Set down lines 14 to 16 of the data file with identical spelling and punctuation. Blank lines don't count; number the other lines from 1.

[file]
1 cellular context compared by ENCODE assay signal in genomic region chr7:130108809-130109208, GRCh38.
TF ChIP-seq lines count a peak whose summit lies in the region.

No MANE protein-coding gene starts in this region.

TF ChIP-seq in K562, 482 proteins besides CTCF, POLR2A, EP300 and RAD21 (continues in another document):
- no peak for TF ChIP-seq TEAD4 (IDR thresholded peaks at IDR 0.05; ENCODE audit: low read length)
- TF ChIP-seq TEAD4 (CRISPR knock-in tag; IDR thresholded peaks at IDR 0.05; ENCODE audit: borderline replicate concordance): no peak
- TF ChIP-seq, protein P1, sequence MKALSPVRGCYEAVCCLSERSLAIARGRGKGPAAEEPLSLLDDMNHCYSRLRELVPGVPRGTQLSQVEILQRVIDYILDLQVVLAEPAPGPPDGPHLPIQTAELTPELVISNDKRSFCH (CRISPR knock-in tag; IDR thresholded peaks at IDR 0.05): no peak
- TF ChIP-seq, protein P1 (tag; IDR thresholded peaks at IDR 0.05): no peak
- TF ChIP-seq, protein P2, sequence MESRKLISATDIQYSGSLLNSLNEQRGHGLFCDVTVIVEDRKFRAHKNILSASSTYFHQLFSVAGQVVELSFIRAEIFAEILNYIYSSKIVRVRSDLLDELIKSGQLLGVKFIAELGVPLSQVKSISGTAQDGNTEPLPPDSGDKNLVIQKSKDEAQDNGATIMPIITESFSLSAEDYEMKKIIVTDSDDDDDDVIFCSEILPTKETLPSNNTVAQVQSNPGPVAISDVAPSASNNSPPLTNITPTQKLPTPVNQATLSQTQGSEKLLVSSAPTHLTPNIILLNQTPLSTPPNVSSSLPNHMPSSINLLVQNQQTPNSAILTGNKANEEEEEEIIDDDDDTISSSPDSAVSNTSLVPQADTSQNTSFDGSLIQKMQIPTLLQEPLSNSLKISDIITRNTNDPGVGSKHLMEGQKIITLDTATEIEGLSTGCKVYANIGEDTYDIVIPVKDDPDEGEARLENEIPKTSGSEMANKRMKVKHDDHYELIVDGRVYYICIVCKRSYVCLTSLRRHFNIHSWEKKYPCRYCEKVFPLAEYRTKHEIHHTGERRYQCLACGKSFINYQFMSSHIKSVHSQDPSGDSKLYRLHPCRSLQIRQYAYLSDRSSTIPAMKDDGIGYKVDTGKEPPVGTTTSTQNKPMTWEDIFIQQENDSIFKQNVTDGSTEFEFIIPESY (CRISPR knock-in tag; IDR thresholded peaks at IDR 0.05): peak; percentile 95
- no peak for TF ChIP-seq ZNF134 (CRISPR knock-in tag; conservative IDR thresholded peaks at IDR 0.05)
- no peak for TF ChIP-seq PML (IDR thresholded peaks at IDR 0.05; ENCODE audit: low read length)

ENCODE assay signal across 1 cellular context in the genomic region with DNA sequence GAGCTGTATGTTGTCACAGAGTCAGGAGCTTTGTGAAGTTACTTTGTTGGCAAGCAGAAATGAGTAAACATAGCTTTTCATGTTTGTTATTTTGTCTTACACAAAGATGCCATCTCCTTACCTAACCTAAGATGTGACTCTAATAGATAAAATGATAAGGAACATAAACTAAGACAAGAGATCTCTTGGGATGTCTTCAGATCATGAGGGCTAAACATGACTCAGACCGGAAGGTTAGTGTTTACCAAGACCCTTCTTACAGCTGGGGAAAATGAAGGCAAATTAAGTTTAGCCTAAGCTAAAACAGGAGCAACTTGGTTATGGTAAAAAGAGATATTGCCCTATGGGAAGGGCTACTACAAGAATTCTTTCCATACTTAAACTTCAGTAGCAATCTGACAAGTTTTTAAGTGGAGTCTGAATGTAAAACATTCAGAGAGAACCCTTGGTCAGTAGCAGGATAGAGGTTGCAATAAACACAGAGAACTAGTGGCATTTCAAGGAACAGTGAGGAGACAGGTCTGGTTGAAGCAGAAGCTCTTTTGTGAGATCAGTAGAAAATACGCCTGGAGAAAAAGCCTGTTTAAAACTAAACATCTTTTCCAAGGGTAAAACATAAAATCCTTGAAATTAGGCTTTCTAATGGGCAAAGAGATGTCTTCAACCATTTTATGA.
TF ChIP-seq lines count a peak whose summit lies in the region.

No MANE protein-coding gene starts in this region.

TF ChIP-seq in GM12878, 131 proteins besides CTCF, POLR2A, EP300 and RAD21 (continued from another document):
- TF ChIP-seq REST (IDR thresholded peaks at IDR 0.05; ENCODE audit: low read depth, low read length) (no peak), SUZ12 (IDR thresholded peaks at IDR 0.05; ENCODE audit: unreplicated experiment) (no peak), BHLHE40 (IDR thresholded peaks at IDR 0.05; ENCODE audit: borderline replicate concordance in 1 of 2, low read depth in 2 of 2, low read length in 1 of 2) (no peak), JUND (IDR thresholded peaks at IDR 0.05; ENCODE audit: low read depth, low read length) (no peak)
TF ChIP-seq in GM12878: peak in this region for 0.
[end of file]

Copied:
No MANE protein-coding gene starts in this region.

TF ChIP-seq in GM12878, 131 proteins besides CTCF, POLR2A, EP300 and RAD21 (continued from another document):
- TF ChIP-seq REST (IDR thresholded peaks at IDR 0.05; ENCODE audit: low read depth, low read length) (no peak), SUZ12 (IDR thresholded peaks at IDR 0.05; ENCODE audit: unreplicated experiment) (no peak), BHLHE40 (IDR thresholded peaks at IDR 0.05; ENCODE audit: borderline replicate concordance in 1 of 2, low read depth in 2 of 2, low read length in 1 of 2) (no peak), JUND (IDR thresholded peaks at IDR 0.05; ENCODE audit: low read depth, low read length) (no peak)